Today's big ceremony in the Assembly chambers will feature a who's who of VIPs, including many of the politicos who once held the job of speaker. And then it's back to work... and Bass' greatest challenger... as Governor Schwarzenegger unveils his much anticipated revised budget tomorrow afternoon.
If you're one of those folks who are following the latest discussions about the fiscal troubles of the state, a word of advice: believe everything. Or nothing. Or something in between.
Spending and revenue estimates in Sacramento are always like the latest fad in fashion... they come and they go. They're hip one day, tragically dated the next. That's been true for years, way before Governor Schwarzenegger took office.
But few other chief executives have sparked so much chatter... and offered so many estimates about the budget... in so few days.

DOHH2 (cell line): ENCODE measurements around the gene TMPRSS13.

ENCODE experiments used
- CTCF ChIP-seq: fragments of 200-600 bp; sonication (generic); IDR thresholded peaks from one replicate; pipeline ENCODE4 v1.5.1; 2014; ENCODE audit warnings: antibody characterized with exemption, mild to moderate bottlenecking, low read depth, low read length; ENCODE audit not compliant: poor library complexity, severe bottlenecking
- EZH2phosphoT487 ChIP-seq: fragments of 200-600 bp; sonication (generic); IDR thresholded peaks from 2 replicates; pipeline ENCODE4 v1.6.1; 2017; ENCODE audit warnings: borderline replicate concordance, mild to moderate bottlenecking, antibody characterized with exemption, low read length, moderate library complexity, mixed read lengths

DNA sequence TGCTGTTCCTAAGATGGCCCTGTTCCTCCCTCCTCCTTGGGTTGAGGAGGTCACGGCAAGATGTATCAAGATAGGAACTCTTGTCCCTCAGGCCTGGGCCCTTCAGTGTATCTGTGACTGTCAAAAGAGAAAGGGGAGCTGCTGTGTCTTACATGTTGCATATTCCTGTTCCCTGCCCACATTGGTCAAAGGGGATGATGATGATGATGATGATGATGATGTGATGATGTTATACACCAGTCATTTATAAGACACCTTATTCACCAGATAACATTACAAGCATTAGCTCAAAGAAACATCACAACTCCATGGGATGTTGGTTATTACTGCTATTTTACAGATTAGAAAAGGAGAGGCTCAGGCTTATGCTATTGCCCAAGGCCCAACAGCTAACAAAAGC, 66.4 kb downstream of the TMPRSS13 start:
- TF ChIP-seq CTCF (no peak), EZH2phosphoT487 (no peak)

The latest guesstimate came on Monday, when Schwarzenegger told an audience in Garden Grove that the state budget is "$20 billion out of whack." That would lead to a budget crisis second only in magnitude to the shortfall that helped spark the recall of former governor Gray Davis in 2003.
As of yesterday, the official word was that the governor was "speaking rhetorically." Might that then mean that the governor's numbers aren't necessarily rooted in reality? After all, my handy Webster's Dictionary offers one definition of rhetoric as "the use of exaggerated language; bombast."
But today, Capitol reporters were told that the number could, in fact, be real.